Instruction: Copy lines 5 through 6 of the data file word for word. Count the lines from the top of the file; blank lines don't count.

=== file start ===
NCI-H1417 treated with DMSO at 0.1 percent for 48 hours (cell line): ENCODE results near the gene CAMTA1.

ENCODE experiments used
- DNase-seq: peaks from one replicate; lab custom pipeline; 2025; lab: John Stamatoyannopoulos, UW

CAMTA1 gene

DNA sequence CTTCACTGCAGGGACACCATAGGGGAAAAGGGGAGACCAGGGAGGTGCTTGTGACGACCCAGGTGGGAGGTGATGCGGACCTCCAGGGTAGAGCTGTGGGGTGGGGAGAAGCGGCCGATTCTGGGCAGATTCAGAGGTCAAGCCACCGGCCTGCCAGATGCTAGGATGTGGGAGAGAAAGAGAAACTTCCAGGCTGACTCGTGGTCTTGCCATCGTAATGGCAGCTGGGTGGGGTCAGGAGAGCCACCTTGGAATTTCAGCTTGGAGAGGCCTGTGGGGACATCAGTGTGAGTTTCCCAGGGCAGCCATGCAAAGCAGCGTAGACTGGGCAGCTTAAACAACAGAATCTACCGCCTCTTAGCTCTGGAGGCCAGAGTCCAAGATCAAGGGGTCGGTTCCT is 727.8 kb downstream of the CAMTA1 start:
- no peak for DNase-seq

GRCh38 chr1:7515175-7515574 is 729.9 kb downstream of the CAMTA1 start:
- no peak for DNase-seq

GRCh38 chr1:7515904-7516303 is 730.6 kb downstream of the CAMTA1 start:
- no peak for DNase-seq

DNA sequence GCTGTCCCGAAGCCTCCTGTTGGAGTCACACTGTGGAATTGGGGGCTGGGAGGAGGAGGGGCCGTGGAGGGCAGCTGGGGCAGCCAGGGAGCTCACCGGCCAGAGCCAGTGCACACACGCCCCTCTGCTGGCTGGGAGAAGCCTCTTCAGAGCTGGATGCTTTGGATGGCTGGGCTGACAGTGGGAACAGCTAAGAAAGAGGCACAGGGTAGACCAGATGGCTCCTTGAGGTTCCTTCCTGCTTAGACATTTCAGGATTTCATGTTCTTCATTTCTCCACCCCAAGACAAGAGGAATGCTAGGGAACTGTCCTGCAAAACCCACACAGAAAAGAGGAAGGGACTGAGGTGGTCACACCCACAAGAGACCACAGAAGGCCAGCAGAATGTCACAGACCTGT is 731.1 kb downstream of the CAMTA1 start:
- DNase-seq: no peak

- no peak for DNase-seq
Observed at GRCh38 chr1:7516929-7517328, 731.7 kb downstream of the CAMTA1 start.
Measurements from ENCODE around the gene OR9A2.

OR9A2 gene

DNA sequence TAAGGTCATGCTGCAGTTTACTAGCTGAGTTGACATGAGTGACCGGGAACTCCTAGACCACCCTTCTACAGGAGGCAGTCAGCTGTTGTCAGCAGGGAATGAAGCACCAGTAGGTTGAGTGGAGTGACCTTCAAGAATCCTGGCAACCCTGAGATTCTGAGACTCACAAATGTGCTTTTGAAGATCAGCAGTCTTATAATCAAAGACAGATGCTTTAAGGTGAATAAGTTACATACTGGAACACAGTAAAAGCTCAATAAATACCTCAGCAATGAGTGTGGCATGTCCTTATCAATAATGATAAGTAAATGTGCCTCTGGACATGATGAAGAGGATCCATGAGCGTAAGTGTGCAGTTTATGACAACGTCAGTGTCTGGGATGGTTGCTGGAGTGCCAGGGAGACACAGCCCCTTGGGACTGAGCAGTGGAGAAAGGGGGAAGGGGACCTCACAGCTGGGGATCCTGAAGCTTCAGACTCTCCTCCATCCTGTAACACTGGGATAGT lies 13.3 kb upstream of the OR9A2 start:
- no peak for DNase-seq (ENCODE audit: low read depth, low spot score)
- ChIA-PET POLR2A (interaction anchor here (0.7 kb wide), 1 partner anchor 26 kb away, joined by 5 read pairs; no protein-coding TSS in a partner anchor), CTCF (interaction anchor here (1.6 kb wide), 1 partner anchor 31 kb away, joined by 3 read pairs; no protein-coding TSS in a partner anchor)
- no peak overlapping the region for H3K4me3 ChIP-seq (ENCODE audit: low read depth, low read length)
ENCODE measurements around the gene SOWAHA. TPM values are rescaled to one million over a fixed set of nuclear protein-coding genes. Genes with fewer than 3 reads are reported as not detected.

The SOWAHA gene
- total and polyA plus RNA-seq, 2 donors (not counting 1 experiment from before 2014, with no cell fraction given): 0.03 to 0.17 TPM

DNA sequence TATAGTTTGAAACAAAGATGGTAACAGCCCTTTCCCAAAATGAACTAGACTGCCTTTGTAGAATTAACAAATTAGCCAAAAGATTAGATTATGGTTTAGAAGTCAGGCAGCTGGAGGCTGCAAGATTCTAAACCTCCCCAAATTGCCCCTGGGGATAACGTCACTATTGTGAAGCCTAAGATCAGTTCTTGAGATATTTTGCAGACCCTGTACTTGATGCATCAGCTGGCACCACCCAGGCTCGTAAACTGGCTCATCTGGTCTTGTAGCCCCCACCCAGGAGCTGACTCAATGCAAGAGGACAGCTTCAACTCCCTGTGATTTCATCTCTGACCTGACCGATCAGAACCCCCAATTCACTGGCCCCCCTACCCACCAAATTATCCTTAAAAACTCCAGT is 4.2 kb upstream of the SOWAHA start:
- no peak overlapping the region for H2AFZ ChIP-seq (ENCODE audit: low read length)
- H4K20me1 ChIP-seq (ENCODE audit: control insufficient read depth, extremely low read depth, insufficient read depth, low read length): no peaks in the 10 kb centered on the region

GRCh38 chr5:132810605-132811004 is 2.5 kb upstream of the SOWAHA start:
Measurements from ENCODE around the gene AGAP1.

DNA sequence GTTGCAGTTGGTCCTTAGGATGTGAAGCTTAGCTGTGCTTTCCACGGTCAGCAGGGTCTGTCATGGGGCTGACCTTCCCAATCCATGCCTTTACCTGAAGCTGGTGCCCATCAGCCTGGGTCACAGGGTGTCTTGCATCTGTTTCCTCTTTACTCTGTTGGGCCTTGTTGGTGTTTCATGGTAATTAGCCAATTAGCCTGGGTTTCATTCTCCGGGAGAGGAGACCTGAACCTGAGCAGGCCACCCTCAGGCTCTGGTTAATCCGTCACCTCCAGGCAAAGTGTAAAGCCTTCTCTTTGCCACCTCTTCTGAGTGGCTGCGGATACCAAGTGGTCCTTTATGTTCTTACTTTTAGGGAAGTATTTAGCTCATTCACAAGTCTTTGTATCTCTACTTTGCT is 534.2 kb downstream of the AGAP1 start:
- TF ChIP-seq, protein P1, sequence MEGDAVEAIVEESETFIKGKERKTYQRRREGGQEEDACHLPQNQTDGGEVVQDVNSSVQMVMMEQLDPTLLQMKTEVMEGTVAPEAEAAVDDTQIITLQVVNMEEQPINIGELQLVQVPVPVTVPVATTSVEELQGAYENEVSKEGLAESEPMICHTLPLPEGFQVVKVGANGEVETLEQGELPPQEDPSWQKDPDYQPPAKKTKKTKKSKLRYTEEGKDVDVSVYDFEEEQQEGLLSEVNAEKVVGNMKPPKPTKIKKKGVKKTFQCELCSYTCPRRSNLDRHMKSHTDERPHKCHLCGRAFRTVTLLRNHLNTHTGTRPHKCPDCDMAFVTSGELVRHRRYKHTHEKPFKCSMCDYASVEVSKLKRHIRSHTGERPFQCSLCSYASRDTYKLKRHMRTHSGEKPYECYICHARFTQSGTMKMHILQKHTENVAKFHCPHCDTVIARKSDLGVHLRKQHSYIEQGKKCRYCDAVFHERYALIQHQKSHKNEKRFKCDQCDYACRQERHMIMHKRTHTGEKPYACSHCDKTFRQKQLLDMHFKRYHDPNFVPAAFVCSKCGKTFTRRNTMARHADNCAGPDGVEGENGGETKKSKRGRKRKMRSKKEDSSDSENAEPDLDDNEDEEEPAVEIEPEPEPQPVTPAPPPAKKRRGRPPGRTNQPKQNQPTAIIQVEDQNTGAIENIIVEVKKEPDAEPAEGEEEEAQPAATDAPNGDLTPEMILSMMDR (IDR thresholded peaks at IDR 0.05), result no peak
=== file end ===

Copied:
DNA sequence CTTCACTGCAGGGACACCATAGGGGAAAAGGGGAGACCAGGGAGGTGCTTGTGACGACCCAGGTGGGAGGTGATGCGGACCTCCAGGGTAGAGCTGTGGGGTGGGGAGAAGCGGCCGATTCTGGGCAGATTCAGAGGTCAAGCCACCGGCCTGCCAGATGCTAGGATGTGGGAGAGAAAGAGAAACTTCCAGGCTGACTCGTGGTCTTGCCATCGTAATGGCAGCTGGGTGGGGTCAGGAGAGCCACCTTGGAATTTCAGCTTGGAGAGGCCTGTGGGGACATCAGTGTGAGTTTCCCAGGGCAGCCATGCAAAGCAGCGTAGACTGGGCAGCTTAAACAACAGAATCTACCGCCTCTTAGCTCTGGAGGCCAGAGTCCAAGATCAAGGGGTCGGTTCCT is 727.8 kb downstream of the CAMTA1 start:
- no peak for DNase-seq